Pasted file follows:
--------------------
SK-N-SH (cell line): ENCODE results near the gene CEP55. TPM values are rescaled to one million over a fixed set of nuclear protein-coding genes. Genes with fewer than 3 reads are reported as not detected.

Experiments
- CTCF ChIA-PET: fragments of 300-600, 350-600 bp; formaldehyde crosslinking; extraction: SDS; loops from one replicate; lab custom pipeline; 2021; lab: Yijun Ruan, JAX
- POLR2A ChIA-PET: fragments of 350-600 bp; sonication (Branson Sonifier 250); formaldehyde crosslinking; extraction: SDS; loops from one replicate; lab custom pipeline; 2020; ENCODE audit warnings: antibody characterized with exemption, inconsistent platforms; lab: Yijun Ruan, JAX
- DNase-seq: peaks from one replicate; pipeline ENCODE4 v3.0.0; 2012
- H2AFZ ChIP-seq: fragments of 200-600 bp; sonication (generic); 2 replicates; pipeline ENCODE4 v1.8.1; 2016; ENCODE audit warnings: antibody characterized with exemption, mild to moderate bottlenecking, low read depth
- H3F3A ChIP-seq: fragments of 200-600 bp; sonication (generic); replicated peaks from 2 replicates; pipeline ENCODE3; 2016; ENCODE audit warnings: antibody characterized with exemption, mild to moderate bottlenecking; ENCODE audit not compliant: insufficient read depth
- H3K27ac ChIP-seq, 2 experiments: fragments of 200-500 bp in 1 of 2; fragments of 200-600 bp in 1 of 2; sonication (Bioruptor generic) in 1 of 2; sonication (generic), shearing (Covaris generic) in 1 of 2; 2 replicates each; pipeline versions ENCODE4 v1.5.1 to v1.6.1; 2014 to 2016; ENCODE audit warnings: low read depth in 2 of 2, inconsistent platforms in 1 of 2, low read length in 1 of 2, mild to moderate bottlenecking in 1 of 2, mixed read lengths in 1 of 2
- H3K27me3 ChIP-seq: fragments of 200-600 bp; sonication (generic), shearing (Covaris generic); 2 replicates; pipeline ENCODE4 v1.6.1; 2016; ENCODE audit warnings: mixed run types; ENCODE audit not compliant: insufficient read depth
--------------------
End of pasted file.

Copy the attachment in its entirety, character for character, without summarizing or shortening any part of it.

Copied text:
SK-N-SH (cell line): ENCODE results near the gene CEP55. TPM values are rescaled to one million over a fixed set of nuclear protein-coding genes. Genes with fewer than 3 reads are reported as not detected.

Experiments
- CTCF ChIA-PET: fragments of 300-600, 350-600 bp; formaldehyde crosslinking; extraction: SDS; loops from one replicate; lab custom pipeline; 2021; lab: Yijun Ruan, JAX
- POLR2A ChIA-PET: fragments of 350-600 bp; sonication (Branson Sonifier 250); formaldehyde crosslinking; extraction: SDS; loops from one replicate; lab custom pipeline; 2020; ENCODE audit warnings: antibody characterized with exemption, inconsistent platforms; lab: Yijun Ruan, JAX
- DNase-seq: peaks from one replicate; pipeline ENCODE4 v3.0.0; 2012
- H2AFZ ChIP-seq: fragments of 200-600 bp; sonication (generic); 2 replicates; pipeline ENCODE4 v1.8.1; 2016; ENCODE audit warnings: antibody characterized with exemption, mild to moderate bottlenecking, low read depth
- H3F3A ChIP-seq: fragments of 200-600 bp; sonication (generic); replicated peaks from 2 replicates; pipeline ENCODE3; 2016; ENCODE audit warnings: antibody characterized with exemption, mild to moderate bottlenecking; ENCODE audit not compliant: insufficient read depth
- H3K27ac ChIP-seq, 2 experiments: fragments of 200-500 bp in 1 of 2; fragments of 200-600 bp in 1 of 2; sonication (Bioruptor generic) in 1 of 2; sonication (generic), shearing (Covaris generic) in 1 of 2; 2 replicates each; pipeline versions ENCODE4 v1.5.1 to v1.6.1; 2014 to 2016; ENCODE audit warnings: low read depth in 2 of 2, inconsistent platforms in 1 of 2, low read length in 1 of 2, mild to moderate bottlenecking in 1 of 2, mixed read lengths in 1 of 2
- H3K27me3 ChIP-seq: fragments of 200-600 bp; sonication (generic), shearing (Covaris generic); 2 replicates; pipeline ENCODE4 v1.6.1; 2016; ENCODE audit warnings: mixed run types; ENCODE audit not compliant: insufficient read depth